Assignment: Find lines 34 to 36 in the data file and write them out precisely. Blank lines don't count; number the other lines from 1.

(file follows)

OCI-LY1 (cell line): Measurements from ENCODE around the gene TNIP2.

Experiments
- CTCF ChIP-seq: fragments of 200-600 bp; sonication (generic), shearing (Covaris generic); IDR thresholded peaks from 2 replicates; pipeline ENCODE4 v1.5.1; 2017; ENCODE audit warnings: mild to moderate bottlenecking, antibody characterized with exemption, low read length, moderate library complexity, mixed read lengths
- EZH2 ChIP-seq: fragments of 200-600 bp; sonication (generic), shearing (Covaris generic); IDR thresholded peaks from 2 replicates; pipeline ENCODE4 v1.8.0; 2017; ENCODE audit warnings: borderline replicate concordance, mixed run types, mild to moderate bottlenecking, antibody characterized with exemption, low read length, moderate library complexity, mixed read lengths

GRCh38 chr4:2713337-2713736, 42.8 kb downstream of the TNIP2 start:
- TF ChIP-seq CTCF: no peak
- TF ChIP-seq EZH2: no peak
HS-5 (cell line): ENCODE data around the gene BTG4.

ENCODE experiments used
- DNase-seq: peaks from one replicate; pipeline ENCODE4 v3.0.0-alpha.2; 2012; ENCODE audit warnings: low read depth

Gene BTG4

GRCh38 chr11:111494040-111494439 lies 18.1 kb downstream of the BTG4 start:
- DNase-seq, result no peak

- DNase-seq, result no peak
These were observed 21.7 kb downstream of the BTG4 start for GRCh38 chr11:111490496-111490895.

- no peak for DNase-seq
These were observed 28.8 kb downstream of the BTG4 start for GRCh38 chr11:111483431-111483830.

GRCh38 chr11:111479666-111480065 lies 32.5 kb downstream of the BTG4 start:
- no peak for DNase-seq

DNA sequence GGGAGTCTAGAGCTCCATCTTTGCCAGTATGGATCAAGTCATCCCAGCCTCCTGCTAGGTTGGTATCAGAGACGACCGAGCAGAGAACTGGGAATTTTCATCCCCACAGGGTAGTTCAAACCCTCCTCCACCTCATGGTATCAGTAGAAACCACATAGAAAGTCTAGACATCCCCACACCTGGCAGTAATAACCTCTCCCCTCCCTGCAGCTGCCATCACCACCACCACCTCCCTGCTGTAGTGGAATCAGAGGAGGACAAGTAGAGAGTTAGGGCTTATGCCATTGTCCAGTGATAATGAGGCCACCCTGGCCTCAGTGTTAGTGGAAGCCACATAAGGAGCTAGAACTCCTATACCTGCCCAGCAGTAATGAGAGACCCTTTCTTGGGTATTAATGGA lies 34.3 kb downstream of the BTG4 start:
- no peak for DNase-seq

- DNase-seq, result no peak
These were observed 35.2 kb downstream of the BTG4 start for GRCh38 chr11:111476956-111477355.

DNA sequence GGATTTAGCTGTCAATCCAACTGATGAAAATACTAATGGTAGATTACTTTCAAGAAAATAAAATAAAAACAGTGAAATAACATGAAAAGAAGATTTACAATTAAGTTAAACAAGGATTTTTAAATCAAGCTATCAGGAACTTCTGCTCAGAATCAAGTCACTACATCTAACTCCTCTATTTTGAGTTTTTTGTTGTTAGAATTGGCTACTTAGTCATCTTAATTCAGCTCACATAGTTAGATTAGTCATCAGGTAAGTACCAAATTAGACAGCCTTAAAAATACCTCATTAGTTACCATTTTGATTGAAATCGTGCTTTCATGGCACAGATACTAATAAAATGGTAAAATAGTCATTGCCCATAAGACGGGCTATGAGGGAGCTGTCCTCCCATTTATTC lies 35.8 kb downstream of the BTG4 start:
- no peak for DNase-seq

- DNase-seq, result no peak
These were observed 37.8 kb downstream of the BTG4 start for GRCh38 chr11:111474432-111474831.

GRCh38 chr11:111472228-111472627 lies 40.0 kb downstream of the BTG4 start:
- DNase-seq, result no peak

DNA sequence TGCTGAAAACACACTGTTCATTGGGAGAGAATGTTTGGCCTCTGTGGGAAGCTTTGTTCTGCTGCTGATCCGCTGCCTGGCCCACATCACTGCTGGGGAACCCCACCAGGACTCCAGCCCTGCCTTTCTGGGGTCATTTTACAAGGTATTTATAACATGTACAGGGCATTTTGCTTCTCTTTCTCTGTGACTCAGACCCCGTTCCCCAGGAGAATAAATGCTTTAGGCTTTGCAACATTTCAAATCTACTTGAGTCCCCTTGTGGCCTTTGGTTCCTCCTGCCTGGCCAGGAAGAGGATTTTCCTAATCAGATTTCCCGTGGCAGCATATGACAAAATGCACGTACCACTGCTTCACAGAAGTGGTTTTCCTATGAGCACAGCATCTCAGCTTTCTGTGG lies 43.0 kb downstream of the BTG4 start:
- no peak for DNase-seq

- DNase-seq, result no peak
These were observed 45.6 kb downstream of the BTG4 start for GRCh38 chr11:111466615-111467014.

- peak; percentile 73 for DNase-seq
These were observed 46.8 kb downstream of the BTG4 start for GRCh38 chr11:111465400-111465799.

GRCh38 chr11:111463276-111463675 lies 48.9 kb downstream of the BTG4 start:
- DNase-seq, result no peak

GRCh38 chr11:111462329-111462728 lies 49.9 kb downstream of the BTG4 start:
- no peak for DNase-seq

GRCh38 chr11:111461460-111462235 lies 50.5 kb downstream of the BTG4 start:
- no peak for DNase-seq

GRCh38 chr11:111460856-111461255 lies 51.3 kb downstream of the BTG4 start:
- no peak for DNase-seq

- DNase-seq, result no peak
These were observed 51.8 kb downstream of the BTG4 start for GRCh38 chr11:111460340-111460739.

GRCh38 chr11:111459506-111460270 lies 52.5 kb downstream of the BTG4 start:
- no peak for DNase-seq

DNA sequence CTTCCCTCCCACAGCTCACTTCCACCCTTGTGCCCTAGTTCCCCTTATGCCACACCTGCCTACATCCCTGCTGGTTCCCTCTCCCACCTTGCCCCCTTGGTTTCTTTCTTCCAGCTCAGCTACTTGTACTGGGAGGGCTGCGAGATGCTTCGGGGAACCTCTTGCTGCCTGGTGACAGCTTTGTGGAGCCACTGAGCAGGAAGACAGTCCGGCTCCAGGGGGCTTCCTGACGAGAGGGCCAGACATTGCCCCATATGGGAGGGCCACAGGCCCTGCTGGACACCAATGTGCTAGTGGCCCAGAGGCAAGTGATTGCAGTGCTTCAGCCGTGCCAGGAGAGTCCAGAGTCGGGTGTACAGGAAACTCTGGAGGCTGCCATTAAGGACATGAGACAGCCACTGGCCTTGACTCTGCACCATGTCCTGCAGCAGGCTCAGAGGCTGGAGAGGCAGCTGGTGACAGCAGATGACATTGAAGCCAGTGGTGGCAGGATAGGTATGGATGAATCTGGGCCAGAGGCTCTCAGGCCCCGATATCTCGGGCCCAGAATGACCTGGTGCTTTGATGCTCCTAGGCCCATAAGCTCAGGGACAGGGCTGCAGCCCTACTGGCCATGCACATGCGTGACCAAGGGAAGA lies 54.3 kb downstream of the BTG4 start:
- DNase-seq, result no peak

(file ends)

- peak; percentile 73 for DNase-seq
These were observed 46.8 kb downstream of the BTG4 start for GRCh38 chr11:111465400-111465799.

GRCh38 chr11:111463276-111463675 lies 48.9 kb downstream of the BTG4 start: